What is it?
Internet Protocol version 6 (IPv6) is a network layer protocol for packet-switched networks. It is designated as the successor to IPv4, the current version of IP, for general use on the internet. It is being included in all new mainstream operating systems, including Windows Vista.
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Approaches to IPv6 vary around the world. The US Department of Defense wants its contractors and itself to support IPv6 by 2008. The US government has bought 247 billion IPv6 addresses, and Bechtel and Lockheed Martin are both implementing IPv6. China is in the middle of a five-year migration, and other Asia-Pacific countries are giving it priority.
But the European Union has done little more than fund task forces, and the UK government's policy is "for a gradual migration to IPv6, maintaining co-existence with IPv4 and to procure dual IPv4 and IPv6-enabled products when it is cost effective to do so".
It has been estimated that the transition will cost £33bn, and the likelihood is that it will take place gradually as network infrastructures are replaced. Some carriers are installing dual-protocol networks, and the expectation is that IPv4 and IPv6 will coexist for a long time.
Where did it originate?
Work began on the successor to IPv4 in the early 1990s. IPv6 has been with us since the late 1990s, and it was first implemented in Linux and IBM's AIX.
What's it for?
The most obvious benefit of IPv6 is the increase in the number of IP addresses. IPv4, with 32-bit address spaces, provides four billion addresses. Predictions for when addresses will run out vary from 2010 to 2020, with the possibility of extending the life of IPv4 by recycling unused addresses.
IPv6 brings 128-bit addresses, expanding the potential to trillions to take account of a world filled with internet-enabled devices.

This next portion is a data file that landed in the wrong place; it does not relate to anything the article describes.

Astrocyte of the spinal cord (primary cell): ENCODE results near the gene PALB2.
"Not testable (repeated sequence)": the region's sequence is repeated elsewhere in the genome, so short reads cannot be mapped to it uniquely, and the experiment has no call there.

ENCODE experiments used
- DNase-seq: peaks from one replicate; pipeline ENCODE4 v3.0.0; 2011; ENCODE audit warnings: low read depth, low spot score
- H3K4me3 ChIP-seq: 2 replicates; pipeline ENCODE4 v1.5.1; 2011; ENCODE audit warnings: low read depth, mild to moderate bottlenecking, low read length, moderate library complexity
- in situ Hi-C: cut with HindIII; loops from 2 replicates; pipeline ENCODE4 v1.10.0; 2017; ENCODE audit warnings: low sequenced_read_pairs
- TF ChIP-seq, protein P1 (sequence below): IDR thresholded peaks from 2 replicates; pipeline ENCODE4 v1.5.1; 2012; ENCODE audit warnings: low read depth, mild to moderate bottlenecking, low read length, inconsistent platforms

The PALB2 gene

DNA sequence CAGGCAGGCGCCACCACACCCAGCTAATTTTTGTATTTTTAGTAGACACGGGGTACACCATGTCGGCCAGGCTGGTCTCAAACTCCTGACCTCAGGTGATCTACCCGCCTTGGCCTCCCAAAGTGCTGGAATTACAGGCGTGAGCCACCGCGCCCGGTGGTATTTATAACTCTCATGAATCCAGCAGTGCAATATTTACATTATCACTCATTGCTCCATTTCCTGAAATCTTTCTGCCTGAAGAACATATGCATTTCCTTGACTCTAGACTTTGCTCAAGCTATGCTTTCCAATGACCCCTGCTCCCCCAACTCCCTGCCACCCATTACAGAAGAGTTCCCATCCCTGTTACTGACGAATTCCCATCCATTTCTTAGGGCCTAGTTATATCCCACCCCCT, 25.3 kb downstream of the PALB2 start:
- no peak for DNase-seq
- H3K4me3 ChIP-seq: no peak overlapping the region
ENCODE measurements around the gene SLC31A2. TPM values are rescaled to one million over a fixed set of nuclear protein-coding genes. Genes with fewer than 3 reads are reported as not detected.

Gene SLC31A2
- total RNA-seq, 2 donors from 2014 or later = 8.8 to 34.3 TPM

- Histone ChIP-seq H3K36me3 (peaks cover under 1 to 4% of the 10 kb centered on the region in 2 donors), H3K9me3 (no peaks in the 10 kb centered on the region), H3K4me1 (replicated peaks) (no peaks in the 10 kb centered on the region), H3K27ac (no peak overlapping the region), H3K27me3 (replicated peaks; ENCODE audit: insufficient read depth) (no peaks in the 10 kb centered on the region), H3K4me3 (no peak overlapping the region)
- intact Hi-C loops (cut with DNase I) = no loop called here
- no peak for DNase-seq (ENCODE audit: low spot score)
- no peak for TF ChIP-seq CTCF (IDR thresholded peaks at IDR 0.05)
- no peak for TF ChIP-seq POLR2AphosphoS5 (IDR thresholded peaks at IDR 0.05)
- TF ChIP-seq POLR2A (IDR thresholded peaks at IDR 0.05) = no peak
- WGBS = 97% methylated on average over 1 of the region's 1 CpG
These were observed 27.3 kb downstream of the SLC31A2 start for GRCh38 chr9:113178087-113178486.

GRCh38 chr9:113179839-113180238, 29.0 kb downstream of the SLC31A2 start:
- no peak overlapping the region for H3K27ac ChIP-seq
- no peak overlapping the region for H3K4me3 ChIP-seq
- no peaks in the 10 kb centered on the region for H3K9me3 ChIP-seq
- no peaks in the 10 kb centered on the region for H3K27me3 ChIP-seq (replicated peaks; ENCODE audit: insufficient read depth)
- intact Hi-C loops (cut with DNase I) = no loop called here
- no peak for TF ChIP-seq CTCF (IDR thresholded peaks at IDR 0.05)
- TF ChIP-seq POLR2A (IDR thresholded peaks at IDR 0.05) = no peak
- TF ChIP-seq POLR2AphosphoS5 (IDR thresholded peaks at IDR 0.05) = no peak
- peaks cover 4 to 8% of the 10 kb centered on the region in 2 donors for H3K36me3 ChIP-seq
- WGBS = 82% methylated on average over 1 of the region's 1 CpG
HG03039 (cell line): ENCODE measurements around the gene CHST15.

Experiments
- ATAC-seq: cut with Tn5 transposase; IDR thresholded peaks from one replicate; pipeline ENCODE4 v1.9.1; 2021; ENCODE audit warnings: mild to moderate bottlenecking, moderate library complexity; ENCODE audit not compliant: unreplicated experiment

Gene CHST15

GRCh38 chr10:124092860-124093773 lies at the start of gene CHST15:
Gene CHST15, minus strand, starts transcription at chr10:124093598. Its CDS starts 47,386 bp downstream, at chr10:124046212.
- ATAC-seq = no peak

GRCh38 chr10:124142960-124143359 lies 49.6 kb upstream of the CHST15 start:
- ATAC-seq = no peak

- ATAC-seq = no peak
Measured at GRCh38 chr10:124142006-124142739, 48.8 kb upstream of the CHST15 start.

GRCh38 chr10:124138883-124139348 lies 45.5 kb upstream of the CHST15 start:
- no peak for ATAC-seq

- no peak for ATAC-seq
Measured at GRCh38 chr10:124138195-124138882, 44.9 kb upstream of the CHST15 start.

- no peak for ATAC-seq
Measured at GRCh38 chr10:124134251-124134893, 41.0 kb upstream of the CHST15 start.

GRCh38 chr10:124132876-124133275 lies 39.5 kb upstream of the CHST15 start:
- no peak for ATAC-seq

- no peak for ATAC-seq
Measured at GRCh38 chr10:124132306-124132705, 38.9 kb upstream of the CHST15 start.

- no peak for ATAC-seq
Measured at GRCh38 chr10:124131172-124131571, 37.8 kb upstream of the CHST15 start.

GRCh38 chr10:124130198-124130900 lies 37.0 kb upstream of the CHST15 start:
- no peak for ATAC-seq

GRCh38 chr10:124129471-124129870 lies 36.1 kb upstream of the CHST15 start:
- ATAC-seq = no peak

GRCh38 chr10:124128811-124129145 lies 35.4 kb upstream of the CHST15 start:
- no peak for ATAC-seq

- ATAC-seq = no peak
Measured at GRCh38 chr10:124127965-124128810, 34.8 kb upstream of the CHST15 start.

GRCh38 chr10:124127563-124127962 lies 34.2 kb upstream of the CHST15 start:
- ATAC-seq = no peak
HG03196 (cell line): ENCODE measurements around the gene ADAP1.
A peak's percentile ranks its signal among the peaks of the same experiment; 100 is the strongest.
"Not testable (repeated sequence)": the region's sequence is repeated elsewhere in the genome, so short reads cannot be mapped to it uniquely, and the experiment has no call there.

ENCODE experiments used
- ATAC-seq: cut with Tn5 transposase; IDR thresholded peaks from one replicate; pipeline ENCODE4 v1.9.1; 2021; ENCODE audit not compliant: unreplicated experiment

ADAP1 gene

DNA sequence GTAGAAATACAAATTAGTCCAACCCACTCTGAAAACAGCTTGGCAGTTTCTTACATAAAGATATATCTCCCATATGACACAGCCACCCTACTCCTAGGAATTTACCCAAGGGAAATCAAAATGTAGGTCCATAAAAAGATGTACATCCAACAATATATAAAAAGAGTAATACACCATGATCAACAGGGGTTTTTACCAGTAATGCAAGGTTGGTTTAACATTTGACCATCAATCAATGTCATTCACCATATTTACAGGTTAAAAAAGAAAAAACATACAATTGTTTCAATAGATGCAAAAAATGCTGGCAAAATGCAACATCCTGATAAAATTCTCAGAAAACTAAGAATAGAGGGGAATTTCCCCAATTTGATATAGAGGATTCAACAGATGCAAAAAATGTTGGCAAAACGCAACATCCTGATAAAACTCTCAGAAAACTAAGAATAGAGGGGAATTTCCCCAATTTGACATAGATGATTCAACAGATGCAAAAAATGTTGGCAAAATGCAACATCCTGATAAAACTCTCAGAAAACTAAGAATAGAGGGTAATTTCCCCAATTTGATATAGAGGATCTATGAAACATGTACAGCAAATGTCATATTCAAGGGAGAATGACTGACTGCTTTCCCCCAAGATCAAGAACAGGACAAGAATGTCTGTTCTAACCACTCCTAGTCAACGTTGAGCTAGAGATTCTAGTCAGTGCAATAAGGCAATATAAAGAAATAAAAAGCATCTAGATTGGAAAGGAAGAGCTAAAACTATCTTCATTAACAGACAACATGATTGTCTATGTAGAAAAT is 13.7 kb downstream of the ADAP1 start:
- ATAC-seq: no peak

More recently, the emphasis has shifted to the benefits of end-to-end connectivity and end-to-end security through IPsec - the integral security capabilities that had to be tacked on to IPv4.
What makes it special?
IPv6 has been described as a step back to a simpler, cheaper network, but the transition is shaping up to be neither simple or cheap.
How difficult is it to master?
IPv4 practitioners can learn IPv6 on a four-day course. IPv6 is described as "a conservative extension" of IPv4, not a revolutionary replacement.However, users of Vista have found the transition is more complicated than this would suggest. Microsoft recommends that users spend at least a year testing IPv4 and IPv6 coexistence before putting it into production, and a similar length of time familiarising themselves with IPv6 to reap the full benefits.
People with transition experience are going to be in demand.
What systems does it run on?
Most new IT communications equipment, and all mainstream operating systems support IPv6. There are problems with file and print tasks involving devices that do not support it.
What's coming up?
Windows Server 2008 will be IPv6-enabled, providing IPv6 support to Exchange.
Training is available from major equipment suppliers, their partners and many independent training companies. The UK IPv6 Task Force has good resources on the internet.
Rates of pay
Junior IP network engineers can earn from £25,000. Senior engineers and network architects can command salaries of £50,000 or more.